Variable Costs and Fixed Costs
All the costs faced by companies can be broken into two main categories: fixed costs and variable costs.
Fixed costs are costs that are independent of output. These remain constant throughout the relevant range and are usually considered sunk for the relevant range (not relevant to output decisions). Fixed costs often include rent, buildings, machinery, etc.
Variable costs are costs that vary with output. Generally variable costs increase at a constant rate relative to labor and capital. Variable costs may include wages, utilities, materials used in production, etc.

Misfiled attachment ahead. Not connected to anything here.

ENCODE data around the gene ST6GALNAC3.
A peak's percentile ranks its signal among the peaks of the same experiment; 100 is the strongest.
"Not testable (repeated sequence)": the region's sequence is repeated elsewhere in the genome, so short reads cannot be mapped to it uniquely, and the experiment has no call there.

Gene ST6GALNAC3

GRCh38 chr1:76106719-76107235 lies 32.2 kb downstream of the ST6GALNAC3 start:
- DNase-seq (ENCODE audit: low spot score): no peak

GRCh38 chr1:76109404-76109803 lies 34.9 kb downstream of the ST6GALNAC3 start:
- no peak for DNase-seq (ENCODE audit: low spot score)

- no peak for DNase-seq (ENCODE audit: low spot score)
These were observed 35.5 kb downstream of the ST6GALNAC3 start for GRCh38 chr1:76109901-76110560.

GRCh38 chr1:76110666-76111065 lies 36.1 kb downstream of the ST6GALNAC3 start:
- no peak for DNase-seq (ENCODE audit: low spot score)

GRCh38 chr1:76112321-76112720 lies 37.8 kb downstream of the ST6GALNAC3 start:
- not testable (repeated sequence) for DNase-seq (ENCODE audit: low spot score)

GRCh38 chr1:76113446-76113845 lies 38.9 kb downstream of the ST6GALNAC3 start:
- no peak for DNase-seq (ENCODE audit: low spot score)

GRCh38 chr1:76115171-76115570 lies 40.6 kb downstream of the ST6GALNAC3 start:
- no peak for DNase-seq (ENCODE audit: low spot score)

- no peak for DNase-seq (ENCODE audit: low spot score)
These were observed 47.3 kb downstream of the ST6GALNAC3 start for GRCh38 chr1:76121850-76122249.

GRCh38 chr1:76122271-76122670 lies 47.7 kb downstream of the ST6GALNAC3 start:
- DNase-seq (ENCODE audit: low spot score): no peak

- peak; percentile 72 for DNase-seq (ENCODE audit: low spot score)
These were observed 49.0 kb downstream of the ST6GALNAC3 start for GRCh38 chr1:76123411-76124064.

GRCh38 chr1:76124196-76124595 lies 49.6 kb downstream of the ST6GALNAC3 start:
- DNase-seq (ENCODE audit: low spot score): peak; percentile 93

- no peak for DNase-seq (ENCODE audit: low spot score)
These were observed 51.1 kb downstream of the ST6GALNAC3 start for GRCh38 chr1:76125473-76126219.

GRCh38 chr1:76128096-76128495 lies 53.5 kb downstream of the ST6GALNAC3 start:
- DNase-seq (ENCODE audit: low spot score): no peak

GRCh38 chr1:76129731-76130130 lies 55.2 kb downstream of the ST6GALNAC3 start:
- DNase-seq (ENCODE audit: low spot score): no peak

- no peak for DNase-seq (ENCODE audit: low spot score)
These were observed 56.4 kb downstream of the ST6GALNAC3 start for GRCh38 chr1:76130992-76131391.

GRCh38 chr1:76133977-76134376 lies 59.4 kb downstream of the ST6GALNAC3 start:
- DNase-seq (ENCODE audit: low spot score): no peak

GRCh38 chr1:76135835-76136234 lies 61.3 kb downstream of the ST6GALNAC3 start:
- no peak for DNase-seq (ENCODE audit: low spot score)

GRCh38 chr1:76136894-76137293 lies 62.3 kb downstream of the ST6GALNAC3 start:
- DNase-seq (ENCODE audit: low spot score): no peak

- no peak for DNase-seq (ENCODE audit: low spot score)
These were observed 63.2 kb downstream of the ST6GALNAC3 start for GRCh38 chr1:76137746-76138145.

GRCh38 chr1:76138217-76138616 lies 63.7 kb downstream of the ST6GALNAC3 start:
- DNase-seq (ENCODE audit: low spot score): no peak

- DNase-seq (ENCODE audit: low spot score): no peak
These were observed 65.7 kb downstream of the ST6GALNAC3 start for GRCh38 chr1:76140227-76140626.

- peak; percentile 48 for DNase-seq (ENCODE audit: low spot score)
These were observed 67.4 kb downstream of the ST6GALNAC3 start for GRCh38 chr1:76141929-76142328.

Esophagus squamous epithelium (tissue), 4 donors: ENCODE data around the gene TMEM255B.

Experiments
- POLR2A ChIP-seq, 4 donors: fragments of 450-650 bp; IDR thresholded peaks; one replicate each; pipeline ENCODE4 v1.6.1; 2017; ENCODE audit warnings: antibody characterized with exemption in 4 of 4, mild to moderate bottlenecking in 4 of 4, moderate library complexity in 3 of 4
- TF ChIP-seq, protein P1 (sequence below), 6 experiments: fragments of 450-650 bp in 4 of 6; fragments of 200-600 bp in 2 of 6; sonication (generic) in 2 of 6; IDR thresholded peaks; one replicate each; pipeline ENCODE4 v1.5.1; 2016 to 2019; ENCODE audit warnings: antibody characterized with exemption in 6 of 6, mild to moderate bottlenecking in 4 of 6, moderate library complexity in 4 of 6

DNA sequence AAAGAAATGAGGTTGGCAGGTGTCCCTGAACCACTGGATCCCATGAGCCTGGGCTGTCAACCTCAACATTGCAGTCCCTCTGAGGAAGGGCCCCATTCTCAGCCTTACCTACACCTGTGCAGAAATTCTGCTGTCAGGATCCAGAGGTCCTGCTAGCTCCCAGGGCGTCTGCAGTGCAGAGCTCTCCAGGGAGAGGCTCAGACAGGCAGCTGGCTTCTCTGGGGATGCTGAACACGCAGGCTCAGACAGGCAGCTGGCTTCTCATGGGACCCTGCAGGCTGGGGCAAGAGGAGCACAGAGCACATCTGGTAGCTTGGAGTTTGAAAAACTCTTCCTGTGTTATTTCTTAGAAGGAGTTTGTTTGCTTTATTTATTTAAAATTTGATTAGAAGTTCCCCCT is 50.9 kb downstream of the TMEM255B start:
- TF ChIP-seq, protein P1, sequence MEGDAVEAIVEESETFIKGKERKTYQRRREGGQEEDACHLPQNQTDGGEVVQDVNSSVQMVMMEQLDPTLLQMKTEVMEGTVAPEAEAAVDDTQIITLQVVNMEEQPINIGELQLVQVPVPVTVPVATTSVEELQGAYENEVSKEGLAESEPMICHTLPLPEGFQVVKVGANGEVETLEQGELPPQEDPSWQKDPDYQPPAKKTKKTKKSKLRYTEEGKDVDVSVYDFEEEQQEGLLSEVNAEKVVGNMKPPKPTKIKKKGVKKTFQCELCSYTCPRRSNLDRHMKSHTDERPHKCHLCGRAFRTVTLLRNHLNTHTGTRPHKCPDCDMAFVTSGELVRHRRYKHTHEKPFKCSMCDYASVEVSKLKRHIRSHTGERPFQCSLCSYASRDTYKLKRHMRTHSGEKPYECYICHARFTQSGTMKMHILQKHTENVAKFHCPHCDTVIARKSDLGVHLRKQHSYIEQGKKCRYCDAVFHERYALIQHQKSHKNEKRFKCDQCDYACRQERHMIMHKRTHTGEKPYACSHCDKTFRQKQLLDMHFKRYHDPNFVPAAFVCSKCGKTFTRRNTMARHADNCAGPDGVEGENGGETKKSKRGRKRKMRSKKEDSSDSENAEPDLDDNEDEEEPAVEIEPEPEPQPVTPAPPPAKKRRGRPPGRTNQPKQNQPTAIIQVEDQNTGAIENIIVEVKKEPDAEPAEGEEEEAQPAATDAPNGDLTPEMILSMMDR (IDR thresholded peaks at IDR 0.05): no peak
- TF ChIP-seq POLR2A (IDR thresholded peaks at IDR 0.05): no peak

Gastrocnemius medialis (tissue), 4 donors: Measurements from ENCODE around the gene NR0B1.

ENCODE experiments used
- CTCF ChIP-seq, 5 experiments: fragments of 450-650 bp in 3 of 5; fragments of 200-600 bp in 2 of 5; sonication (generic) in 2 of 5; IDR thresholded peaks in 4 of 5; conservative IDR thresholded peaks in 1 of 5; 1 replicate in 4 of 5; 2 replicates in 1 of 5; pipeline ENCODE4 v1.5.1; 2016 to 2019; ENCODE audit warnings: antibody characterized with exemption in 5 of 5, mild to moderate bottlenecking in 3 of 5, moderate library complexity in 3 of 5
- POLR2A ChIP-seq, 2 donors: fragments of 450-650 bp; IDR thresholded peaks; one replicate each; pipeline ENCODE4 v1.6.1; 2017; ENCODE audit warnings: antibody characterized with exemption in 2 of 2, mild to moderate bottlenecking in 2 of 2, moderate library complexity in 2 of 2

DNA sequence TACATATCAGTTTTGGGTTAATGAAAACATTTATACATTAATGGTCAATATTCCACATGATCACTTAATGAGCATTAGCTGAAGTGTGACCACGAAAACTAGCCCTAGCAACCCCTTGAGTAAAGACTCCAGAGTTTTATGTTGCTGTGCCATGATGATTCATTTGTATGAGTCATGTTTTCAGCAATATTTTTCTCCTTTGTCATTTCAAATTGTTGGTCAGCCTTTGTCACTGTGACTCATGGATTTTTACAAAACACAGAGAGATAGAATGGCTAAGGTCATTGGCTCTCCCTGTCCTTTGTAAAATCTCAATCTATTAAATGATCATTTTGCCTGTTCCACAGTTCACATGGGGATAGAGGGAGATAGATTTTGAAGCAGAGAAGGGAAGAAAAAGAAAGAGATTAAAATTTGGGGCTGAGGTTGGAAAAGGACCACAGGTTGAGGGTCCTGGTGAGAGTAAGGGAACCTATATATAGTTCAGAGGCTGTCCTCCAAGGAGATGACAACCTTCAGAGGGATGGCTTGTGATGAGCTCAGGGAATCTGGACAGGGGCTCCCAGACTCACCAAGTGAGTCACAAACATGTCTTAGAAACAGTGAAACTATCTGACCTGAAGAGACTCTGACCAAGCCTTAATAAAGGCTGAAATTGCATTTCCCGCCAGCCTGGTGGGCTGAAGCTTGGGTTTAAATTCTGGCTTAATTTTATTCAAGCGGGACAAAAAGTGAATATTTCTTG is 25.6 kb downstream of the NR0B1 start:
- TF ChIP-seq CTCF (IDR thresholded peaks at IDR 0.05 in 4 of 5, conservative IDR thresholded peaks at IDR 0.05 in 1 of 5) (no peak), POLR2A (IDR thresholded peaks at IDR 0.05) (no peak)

In accounting they also often refer to mixed costs. These are simply costs that are part fixed and part variable. An example could be electricity--electricity usage may increase with production but if nothing is produced a factory still may require a certain amount of power just to maintain itself.
Below is an example of a firm's cost schedule and a graph of the fixed and variable costs. Noticed that the fixed cost curve is flat and the variable cost curve has a constant upward slope.